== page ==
The most important thing that needs to be mentioned is the three seasons the war cost Lemon, as well as Feller, Ted Williams and a lot of other great players. But, prior to the war, Lemon was a third basemen who was not a very good hitter. Lemon took some time to learn how to pitch during the war, an opportunity he may have not gotten if he had still been playing in the major leagues. Perhaps he never would have tried to become a pitcher and his career been over. So yes, the war cost Lemon some time, but not like Feller and Williams, it did not cost Lemon numbers on the field. In fact, it may have salvaged Bob Lemon's career and allowed him to become a full time pitcher.
Though he could not cut it as a MLB infielder, he became a very good hitting pitcher. He hit over .200 for all but 3 seasons, and .236 for his career. In 1941 and 1942, at age 20 and 21, respectively, he had 1 hit in 9 ABs as a backup 3B. He was a good fielder, but his throws were known to have a natural sink to them. When he returned for the 1946 season, he was the opening day CF for the Cleveland Indians. That particular opening day was also the one where Feller threw his no hitter, the 2nd of his career. In fact, Lemon made a miraculous catch and doubled off a runner at 2B to preserve the no hitter. He played 16 games in the OF that season, and 35 as a pitcher, 5 starts. It was not until 1948 where Lemon became a staple in the Indians rotation, winning 20 games for the first time in his career. The Indians won the World Series that season, with Lemon winning 2 games in the fall classic against the Boston Braves. Lemon lost two of the four games in the 1954 series against the Giants, as the Indians were swept in that series. Lemon would win 20 games 7 out of 9 seasons from 1948 to 1956.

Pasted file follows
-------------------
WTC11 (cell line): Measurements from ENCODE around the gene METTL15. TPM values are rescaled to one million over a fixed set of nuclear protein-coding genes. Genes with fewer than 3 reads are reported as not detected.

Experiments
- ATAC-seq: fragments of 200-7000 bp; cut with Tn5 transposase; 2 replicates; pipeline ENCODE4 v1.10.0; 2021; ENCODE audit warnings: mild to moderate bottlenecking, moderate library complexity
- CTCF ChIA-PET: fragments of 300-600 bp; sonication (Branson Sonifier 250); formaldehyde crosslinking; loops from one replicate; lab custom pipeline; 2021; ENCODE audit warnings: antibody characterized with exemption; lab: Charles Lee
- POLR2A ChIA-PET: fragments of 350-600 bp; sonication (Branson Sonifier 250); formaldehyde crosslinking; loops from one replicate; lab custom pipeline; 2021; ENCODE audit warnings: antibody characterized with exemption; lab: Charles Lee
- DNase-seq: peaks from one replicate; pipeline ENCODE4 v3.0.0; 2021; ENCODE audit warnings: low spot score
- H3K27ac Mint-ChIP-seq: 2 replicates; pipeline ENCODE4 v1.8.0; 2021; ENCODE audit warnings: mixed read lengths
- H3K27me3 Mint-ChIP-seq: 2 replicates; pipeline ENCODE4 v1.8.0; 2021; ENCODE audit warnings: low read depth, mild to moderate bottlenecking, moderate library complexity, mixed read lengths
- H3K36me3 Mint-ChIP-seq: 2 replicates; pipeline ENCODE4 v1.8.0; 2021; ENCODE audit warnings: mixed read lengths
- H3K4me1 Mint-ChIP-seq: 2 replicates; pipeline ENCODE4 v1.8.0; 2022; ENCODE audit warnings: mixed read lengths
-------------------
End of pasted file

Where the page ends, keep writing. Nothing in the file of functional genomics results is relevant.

His winning percentage of .618 was a big reason he made the HOF in 1976. Making the transition from an infielder to pitcher and becoming an ace helped also. Writers gave him a pass for a lack of longevity because of both the transition and the fact he served during the war. But like I stated earlier, Lemon's career may have been saved because he was in the navy. He may have never learned to become a pitcher if he had stayed on the major league roster.
Lemon was a respected MLB manager, known mostly for leading the 1978 New York Yankees to a miraculous comeback to win the AL East, Pennant and World Series. He was rewarded by owner George Steinbrenner with a lifetime contract after guiding that team to the World Series. He also managed in Kansas City (1970-1973), Chicago White Sox (1977-1978) and two stints with the Yankees in 1978-1979 and 1981-1982.